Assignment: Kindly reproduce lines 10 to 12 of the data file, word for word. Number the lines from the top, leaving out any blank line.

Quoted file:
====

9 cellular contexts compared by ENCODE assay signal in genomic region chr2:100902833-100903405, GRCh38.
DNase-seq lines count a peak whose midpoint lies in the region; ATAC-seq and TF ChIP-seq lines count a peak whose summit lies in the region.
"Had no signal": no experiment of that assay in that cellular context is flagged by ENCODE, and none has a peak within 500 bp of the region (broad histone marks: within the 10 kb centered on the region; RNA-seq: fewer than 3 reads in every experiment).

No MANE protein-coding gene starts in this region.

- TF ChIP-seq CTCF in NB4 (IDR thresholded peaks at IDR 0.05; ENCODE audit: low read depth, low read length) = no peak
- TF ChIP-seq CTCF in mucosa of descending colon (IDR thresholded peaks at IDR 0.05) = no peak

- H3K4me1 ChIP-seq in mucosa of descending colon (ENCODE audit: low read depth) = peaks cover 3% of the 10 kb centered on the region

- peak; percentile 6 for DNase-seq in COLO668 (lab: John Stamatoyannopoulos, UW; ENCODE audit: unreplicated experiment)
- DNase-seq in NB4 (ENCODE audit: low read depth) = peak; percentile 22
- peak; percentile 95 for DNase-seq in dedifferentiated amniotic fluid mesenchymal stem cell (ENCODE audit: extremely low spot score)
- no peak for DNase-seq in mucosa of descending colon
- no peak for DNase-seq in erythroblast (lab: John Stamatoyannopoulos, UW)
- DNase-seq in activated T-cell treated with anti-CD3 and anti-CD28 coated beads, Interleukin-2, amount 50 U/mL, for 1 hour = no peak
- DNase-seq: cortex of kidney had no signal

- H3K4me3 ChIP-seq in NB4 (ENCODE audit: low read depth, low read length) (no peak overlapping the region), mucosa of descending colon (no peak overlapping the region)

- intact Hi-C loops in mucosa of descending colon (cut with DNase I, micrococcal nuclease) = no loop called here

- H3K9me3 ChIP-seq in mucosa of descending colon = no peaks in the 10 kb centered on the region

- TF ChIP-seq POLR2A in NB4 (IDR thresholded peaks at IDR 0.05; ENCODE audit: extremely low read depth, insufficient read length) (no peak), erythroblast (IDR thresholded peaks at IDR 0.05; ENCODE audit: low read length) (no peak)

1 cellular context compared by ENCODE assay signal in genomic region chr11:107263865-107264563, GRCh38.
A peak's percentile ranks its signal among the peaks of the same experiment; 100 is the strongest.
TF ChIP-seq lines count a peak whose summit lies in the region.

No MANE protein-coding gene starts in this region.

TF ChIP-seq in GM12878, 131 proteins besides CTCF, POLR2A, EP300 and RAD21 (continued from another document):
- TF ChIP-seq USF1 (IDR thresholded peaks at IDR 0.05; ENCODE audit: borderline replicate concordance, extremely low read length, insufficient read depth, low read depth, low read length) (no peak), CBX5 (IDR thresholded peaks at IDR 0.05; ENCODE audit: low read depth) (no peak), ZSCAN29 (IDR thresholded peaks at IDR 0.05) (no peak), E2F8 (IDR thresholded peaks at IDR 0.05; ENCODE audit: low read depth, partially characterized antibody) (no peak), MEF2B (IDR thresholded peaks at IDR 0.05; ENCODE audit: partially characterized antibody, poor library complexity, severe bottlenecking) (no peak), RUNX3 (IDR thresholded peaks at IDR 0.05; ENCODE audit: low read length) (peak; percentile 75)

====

- peak; percentile 95 for DNase-seq in dedifferentiated amniotic fluid mesenchymal stem cell (ENCODE audit: extremely low spot score)
- no peak for DNase-seq in mucosa of descending colon
- no peak for DNase-seq in erythroblast (lab: John Stamatoyannopoulos, UW)